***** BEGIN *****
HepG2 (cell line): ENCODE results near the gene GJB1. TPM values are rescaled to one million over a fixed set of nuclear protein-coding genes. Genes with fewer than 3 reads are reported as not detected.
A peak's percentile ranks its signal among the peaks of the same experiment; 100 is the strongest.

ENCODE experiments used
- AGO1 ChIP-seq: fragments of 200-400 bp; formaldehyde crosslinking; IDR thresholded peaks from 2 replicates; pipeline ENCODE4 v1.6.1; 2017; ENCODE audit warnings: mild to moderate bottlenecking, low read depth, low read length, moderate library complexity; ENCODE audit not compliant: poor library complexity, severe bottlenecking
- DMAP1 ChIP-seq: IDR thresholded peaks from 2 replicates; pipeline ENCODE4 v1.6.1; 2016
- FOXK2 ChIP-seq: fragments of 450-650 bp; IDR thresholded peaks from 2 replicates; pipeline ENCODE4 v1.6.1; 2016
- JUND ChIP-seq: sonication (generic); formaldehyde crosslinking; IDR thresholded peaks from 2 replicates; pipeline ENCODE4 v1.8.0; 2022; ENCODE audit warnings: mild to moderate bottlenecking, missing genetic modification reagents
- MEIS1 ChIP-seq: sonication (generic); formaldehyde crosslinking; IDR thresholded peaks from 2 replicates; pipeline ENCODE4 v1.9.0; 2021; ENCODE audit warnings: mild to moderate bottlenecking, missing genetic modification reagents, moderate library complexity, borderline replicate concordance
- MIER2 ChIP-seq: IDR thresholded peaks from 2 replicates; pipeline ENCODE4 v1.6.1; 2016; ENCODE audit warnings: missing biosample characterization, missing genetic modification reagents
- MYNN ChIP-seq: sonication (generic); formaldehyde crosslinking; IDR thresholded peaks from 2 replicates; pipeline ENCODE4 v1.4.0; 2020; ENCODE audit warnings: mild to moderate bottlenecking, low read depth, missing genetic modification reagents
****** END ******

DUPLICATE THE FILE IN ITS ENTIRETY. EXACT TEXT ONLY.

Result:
HepG2 (cell line): ENCODE results near the gene GJB1. TPM values are rescaled to one million over a fixed set of nuclear protein-coding genes. Genes with fewer than 3 reads are reported as not detected.
A peak's percentile ranks its signal among the peaks of the same experiment; 100 is the strongest.

ENCODE experiments used
- AGO1 ChIP-seq: fragments of 200-400 bp; formaldehyde crosslinking; IDR thresholded peaks from 2 replicates; pipeline ENCODE4 v1.6.1; 2017; ENCODE audit warnings: mild to moderate bottlenecking, low read depth, low read length, moderate library complexity; ENCODE audit not compliant: poor library complexity, severe bottlenecking
- DMAP1 ChIP-seq: IDR thresholded peaks from 2 replicates; pipeline ENCODE4 v1.6.1; 2016
- FOXK2 ChIP-seq: fragments of 450-650 bp; IDR thresholded peaks from 2 replicates; pipeline ENCODE4 v1.6.1; 2016
- JUND ChIP-seq: sonication (generic); formaldehyde crosslinking; IDR thresholded peaks from 2 replicates; pipeline ENCODE4 v1.8.0; 2022; ENCODE audit warnings: mild to moderate bottlenecking, missing genetic modification reagents
- MEIS1 ChIP-seq: sonication (generic); formaldehyde crosslinking; IDR thresholded peaks from 2 replicates; pipeline ENCODE4 v1.9.0; 2021; ENCODE audit warnings: mild to moderate bottlenecking, missing genetic modification reagents, moderate library complexity, borderline replicate concordance
- MIER2 ChIP-seq: IDR thresholded peaks from 2 replicates; pipeline ENCODE4 v1.6.1; 2016; ENCODE audit warnings: missing biosample characterization, missing genetic modification reagents
- MYNN ChIP-seq: sonication (generic); formaldehyde crosslinking; IDR thresholded peaks from 2 replicates; pipeline ENCODE4 v1.4.0; 2020; ENCODE audit warnings: mild to moderate bottlenecking, low read depth, missing genetic modification reagents